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The Legalization of Drugs: An Essay In Economics And Philosophy

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Abstract:

In the light of Philosophy of Economics, Legalization of Drugs is a most warranted tropic among the US and rest of the globe.  Governments, non-governmental Organizations, donors and development partners are also emphasizing to stop Drug Abuse. At the same time Drug relevant parts are asking for Legalization of Drugs or Decriminalisation of Drugs As a result most our civilization is in serious threat to break down. Black market of Drug is hampering the economic Framework.  Psychopharmacological Link of drug intoxication relates with crime that affects social peace and Economic growth

Legalization or Decriminalisation of Drugs:

The legalization or decriminalization of drugs is like a suicide for a nation. By Expanding the use of Drugs It will make harmful, psychoactive, and addictive substances affordable, available, convenient, and marketable.  It would eliminate the social disgrace attached to illicit drug use and would transmit a message of tolerance for drug use.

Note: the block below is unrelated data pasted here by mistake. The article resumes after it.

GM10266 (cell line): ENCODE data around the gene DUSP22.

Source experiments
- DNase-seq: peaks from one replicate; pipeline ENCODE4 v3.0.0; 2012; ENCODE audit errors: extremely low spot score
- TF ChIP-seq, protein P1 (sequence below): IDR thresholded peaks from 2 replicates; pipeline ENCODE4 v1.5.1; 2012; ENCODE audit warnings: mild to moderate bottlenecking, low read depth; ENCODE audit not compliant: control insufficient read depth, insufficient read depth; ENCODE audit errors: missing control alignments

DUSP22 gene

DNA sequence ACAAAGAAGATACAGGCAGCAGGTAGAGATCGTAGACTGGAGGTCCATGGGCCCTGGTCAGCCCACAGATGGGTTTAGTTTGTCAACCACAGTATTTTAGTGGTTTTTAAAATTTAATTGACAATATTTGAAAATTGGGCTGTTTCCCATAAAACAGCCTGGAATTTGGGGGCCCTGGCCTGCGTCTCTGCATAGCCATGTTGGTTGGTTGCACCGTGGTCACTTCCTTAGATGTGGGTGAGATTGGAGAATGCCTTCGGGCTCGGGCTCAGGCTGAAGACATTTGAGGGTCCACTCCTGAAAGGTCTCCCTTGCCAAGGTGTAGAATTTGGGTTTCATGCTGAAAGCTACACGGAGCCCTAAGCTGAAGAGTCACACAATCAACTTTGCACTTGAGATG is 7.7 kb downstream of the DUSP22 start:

Majority of Americans & People all around world seriously opposed the Drugs legalization or decriminalization.   Leaders of drug prevention, education, treatment, and law enforcement adamantly oppose it, as do many political leaders.  The pro-drug advocacy groups, who support the permissive use of illicit drugs, although small in number, are making headlines. Influencing legislation and having a significant impact on the national policy debate in the United States and in other countries.  The National Organization for the Reform of Marijuana Laws (NORML) is the oldest drug user lobby in the U.S.  It has strong ties to the Libertarian party, the Drug Policy Foundation, and the American Civil Liberties Union.

Rationale:

The use of illicit drugs is illegal because of their intoxicating effects on the brain, damaging impact on the body, adverse impact on behavior, and potential for abuse.  Their use threatens the health, welfare, and safety of all people, of users and non-users alike.